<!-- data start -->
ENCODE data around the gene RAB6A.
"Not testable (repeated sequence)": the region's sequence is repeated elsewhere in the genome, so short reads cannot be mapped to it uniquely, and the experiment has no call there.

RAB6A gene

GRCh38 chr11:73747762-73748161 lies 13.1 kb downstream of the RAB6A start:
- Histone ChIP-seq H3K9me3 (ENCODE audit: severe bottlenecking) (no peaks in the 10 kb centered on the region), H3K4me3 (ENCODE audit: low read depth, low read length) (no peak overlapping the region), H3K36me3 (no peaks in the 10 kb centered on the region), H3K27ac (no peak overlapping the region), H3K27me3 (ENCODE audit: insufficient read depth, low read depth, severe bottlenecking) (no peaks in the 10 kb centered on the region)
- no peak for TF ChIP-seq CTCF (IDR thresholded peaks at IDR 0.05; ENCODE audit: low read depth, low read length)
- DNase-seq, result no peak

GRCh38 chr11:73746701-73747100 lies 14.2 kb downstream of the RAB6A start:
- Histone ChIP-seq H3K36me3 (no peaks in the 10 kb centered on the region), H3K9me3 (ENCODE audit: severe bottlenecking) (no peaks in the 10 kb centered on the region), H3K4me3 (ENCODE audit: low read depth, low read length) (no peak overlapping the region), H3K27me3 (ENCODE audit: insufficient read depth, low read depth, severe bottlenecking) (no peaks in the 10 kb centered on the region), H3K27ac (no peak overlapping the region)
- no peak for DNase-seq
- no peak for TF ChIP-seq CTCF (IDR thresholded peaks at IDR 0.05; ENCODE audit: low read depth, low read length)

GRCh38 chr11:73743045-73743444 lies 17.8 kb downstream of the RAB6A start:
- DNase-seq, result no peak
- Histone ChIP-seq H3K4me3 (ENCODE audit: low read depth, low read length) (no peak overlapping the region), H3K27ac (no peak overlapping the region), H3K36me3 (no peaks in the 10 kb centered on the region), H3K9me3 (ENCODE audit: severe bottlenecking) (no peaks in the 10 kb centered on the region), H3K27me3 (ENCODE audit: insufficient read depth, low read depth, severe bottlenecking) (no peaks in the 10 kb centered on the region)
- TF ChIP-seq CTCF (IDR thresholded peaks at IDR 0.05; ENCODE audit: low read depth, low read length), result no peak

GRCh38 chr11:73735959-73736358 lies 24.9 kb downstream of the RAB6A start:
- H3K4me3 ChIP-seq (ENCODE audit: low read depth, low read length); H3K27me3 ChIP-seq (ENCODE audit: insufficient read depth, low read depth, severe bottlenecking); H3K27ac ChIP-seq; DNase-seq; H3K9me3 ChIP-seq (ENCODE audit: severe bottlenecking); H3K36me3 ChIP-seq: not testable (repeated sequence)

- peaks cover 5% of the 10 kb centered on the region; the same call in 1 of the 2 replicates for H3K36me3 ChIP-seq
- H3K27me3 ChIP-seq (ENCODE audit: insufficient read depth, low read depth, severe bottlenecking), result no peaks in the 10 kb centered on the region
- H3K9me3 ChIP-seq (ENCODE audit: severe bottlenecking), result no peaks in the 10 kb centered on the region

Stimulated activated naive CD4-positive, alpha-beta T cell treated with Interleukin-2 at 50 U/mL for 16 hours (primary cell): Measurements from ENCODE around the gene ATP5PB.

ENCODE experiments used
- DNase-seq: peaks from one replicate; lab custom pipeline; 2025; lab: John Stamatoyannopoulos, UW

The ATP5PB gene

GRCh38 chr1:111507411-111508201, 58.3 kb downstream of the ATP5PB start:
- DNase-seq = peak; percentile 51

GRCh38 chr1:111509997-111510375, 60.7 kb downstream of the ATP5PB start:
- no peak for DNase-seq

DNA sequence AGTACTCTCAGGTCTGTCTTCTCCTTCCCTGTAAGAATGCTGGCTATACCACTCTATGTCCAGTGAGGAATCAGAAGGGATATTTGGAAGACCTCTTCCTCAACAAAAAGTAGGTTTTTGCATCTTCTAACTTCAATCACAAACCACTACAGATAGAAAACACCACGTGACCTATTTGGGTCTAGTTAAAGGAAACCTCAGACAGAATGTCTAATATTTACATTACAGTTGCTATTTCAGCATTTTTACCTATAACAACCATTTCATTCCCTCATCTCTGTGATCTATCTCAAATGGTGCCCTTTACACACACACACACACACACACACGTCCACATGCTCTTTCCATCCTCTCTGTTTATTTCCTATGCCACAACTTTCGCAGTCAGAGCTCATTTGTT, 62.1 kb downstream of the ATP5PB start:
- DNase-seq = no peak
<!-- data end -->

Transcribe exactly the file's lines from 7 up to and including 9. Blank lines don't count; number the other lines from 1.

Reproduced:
- DNase-seq, result no peak

GRCh38 chr11:73746701-73747100 lies 14.2 kb downstream of the RAB6A start:
- Histone ChIP-seq H3K36me3 (no peaks in the 10 kb centered on the region), H3K9me3 (ENCODE audit: severe bottlenecking) (no peaks in the 10 kb centered on the region), H3K4me3 (ENCODE audit: low read depth, low read length) (no peak overlapping the region), H3K27me3 (ENCODE audit: insufficient read depth, low read depth, severe bottlenecking) (no peaks in the 10 kb centered on the region), H3K27ac (no peak overlapping the region)